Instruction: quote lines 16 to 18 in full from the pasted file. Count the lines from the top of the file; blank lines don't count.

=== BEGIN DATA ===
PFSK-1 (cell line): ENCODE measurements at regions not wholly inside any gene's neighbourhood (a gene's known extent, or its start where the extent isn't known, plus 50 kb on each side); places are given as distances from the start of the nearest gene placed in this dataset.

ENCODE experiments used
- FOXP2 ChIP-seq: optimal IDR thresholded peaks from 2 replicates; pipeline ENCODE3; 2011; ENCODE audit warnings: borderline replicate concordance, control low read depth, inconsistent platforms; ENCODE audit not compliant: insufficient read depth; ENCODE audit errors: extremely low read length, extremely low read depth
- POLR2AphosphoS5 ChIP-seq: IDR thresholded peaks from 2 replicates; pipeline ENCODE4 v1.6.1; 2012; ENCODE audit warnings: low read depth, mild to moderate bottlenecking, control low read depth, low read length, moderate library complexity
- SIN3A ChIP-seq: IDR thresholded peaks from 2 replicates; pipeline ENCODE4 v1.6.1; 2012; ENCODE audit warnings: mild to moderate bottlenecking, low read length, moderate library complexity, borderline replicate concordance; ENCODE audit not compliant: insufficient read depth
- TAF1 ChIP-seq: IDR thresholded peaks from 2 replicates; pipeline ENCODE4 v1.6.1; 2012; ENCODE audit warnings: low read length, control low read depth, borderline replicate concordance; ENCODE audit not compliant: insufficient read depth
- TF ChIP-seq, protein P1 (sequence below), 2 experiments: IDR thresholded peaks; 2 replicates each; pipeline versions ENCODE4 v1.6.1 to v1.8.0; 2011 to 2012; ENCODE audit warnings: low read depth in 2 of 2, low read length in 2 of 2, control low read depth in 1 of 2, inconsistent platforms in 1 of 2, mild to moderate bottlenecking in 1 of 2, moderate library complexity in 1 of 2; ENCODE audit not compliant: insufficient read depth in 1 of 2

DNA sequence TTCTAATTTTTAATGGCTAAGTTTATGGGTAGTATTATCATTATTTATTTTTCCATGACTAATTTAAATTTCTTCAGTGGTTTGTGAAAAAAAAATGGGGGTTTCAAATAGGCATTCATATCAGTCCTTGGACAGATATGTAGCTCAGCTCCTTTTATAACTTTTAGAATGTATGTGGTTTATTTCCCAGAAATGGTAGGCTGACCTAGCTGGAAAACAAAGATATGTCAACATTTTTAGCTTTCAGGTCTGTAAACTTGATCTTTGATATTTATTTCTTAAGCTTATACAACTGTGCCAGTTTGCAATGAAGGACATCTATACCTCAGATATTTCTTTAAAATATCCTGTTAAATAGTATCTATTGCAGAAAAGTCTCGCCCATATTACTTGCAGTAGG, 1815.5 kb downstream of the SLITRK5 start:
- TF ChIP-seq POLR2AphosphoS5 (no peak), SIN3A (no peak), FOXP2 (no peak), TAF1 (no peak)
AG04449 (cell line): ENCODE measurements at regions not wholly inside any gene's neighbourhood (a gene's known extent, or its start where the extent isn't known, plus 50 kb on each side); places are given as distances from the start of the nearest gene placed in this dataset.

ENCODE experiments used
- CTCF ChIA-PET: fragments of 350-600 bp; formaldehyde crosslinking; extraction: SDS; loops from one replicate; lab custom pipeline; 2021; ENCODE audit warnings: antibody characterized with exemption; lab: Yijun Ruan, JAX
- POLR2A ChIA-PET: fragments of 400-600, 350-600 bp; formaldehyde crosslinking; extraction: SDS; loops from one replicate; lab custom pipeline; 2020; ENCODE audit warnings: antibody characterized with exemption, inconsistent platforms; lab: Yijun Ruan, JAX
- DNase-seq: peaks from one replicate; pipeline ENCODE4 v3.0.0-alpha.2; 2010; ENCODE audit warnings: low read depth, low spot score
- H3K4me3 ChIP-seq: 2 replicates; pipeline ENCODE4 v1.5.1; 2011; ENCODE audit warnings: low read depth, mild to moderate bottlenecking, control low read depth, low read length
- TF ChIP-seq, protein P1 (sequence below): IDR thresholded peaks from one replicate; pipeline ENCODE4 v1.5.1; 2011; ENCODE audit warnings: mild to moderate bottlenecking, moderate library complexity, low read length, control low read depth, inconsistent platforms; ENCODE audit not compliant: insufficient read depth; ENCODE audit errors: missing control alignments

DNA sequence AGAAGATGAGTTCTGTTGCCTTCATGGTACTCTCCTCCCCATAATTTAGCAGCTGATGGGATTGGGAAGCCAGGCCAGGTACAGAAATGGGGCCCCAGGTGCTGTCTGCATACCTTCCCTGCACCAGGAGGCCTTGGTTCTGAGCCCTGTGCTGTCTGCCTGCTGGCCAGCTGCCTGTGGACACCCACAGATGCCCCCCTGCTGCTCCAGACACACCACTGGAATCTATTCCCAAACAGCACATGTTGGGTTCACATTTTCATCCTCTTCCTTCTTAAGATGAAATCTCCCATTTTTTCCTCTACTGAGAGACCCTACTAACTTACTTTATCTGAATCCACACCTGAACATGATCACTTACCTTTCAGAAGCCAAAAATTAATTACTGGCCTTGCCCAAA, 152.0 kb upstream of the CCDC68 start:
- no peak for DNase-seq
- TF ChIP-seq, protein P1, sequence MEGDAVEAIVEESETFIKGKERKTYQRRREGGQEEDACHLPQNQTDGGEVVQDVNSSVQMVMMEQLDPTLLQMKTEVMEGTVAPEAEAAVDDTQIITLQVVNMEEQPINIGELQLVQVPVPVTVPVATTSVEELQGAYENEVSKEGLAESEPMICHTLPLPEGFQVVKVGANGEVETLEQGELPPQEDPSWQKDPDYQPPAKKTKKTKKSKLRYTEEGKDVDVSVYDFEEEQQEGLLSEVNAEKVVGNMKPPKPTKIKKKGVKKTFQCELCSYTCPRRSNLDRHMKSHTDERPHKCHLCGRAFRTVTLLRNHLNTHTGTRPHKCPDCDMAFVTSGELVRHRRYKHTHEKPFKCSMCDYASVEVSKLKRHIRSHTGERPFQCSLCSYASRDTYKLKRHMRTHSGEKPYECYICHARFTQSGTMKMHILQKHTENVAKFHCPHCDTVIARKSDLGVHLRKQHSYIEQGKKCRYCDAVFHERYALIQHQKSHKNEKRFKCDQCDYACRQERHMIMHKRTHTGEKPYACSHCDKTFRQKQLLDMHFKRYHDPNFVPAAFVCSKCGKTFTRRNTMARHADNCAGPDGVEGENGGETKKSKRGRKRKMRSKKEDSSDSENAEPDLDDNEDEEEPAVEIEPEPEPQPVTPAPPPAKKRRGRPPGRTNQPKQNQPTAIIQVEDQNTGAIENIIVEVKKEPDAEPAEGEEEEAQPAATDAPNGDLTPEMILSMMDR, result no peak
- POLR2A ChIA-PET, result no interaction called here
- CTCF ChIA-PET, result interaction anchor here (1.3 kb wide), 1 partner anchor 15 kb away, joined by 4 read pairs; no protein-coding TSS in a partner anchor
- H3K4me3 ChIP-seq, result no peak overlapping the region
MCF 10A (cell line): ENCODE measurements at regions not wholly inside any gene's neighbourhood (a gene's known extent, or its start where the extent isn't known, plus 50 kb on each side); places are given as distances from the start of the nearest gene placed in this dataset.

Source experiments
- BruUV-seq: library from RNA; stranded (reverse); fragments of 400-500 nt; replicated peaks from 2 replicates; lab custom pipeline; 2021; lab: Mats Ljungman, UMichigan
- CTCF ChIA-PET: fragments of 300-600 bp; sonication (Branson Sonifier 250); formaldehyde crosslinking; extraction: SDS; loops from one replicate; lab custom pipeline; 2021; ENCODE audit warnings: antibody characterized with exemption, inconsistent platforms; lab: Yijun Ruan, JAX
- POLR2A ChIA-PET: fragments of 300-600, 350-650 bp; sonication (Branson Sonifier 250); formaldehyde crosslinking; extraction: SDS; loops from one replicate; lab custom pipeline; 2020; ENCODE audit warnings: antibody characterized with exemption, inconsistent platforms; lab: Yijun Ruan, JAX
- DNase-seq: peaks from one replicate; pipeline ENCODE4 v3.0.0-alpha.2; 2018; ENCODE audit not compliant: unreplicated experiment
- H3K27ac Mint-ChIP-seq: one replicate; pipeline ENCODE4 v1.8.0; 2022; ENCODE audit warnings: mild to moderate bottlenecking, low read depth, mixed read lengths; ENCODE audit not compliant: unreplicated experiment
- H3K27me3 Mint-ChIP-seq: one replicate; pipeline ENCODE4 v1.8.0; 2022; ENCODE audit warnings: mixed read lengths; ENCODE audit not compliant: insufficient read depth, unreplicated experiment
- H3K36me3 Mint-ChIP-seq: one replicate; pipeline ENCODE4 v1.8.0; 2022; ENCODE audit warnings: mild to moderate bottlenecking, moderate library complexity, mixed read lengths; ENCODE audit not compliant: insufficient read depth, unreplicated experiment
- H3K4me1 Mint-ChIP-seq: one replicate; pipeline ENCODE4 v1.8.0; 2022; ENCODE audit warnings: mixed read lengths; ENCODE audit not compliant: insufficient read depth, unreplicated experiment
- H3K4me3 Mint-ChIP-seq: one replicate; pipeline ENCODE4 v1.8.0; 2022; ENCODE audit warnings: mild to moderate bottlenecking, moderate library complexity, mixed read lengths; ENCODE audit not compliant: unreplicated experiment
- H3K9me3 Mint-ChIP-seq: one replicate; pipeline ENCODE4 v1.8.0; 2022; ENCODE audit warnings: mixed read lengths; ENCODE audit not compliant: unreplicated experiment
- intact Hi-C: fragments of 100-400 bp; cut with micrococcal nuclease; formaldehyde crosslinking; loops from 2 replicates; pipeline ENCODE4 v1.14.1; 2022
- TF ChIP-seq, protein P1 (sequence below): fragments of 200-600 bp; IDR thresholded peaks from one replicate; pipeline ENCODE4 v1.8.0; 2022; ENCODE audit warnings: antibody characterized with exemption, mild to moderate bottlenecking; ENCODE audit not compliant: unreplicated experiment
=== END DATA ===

- TF ChIP-seq, protein P1 (sequence below): IDR thresholded peaks from one replicate; pipeline ENCODE4 v1.5.1; 2011; ENCODE audit warnings: mild to moderate bottlenecking, moderate library complexity, low read length, control low read depth, inconsistent platforms; ENCODE audit not compliant: insufficient read depth; ENCODE audit errors: missing control alignments

DNA sequence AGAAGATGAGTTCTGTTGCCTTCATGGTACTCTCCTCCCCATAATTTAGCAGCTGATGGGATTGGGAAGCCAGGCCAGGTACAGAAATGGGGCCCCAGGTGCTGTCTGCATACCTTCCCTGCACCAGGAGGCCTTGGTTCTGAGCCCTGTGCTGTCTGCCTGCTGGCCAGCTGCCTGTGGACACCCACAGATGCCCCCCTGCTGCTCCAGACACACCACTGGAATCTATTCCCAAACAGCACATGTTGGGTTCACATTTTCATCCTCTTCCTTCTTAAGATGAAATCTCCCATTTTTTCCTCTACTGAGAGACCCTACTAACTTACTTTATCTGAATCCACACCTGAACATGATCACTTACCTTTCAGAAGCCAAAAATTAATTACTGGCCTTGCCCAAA, 152.0 kb upstream of the CCDC68 start:
- no peak for DNase-seq